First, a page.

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Khalia Peterson`s day started just like all the others before it. She woke up in the morning, got ready for work and walked the ten blocks to her job at the museum. However, her familiar world is about to be rocked by a startling incident and an unbelievable revelation about her past. Growing up in an orphanage, Khalia learned the value of having a strong will and discipline; she was a human being not an instinct driven animal. Khalia is an upright, strait-laced 1920s woman.
When she escapes an abduction attempt, Khalia finds herself trapped in a world where females come `in season` and male dragons, also known as `bulls`, fight to claim their mates. She soon realizes that for a human woman, or at least a half-human woman, who is almost constantly `in season`, this world is a dangerous place to be.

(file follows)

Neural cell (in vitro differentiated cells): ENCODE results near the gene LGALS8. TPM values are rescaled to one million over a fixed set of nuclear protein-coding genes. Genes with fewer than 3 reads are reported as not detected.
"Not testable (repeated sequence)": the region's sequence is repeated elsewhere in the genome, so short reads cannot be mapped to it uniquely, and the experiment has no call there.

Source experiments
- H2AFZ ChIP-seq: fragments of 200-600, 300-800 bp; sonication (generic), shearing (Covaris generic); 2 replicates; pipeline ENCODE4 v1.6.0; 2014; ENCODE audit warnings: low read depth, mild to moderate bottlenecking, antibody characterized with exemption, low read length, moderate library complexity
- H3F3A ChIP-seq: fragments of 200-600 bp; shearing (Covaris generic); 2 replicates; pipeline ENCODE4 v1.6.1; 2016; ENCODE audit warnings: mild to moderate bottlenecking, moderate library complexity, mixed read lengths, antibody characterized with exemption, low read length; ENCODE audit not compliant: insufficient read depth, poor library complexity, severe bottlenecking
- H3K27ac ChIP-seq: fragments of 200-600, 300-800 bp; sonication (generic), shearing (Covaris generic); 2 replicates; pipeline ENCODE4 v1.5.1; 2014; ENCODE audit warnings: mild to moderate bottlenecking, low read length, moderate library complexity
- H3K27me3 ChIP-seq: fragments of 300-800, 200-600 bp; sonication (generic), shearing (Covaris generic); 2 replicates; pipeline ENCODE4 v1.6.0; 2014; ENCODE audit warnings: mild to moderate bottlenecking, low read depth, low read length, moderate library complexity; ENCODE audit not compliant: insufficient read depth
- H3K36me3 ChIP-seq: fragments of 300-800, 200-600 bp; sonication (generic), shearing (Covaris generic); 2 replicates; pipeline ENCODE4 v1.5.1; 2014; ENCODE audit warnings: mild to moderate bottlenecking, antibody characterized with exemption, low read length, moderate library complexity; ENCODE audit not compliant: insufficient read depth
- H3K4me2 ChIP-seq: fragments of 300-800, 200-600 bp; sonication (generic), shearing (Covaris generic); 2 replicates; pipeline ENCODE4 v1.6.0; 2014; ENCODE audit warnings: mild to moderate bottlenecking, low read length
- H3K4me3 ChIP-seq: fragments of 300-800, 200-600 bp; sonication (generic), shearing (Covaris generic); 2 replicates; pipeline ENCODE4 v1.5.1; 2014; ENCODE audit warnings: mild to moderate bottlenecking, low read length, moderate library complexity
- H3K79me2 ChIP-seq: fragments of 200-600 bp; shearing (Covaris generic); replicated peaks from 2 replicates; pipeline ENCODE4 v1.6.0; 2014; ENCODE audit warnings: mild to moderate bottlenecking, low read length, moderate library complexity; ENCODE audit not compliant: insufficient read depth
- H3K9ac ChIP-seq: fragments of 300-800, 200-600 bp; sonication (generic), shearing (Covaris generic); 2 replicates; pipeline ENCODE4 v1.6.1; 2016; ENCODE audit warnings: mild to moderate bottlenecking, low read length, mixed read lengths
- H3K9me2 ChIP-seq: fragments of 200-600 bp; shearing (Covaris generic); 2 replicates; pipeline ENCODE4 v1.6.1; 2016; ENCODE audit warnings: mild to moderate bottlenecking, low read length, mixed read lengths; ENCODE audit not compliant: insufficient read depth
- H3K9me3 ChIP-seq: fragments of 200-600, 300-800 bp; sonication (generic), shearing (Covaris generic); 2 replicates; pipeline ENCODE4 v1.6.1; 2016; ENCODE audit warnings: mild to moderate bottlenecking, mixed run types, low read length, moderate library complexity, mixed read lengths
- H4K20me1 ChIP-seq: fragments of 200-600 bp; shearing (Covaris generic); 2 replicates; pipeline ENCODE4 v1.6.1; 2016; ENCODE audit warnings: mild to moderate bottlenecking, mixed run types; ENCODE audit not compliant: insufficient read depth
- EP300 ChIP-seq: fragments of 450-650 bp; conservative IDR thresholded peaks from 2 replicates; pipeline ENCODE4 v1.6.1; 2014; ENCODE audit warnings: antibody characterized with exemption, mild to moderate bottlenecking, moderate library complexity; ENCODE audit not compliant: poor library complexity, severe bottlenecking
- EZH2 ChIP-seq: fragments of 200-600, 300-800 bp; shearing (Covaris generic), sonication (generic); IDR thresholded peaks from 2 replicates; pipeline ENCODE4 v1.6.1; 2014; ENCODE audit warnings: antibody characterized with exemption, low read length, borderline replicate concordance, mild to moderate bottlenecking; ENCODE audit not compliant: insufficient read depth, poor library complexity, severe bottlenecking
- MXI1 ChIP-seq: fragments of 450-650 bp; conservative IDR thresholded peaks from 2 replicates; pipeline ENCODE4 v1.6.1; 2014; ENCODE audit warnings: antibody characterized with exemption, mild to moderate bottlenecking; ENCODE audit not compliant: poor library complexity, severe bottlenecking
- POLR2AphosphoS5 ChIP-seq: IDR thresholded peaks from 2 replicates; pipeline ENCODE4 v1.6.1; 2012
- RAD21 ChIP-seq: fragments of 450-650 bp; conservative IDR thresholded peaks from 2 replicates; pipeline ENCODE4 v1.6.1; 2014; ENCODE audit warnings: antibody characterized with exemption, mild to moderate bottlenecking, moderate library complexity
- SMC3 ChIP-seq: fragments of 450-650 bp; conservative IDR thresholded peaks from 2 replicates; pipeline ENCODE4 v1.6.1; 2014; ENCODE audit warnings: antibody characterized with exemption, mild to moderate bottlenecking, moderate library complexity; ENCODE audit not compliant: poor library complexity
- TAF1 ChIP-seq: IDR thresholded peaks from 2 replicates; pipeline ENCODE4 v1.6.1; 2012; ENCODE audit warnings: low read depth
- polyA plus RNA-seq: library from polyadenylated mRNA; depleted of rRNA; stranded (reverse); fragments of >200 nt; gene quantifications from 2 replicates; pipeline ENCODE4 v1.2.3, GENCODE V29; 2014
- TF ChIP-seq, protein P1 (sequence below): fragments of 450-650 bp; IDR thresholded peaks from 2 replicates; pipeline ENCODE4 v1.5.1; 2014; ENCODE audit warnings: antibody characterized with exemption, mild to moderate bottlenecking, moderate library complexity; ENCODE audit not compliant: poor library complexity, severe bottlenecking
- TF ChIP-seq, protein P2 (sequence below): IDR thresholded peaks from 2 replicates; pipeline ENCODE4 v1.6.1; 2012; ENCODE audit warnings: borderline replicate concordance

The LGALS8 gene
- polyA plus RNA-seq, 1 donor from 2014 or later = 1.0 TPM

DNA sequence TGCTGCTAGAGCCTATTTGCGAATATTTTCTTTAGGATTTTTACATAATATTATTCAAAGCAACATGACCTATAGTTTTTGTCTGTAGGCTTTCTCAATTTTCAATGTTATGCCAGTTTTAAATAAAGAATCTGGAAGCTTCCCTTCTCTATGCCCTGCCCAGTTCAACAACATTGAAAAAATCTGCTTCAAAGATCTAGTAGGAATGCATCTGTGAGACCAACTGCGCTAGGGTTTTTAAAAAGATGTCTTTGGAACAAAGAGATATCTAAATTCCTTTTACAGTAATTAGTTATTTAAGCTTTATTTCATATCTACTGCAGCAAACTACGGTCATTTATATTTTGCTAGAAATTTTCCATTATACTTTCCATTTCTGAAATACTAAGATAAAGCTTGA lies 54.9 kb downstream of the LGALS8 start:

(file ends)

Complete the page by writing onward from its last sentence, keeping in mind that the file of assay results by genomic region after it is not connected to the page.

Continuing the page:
General Damien Bloodragon has been sent to retrieve and protect the hereditary heir to the throne of Atar. When he does find her, he must fight a few `bulls` to get to her. But Damien soon discovers that he is no more immune to her charms than the next dragon. Nonetheless, he has sworn to guard his Queen and her power to rule Atar to his death even though he would much rather claim her for his mate.
Tears of the Dragon starts out well but slumps off in the middle. Too much inner monologue and too little tangible character interaction leaves this book a little flat. The saving grace of the book is a truly satisfying ending that makes up for it. As the first book in an upcoming series Tears of the Dragon does a good job setting things up.
But donít take my word for it see for yourself.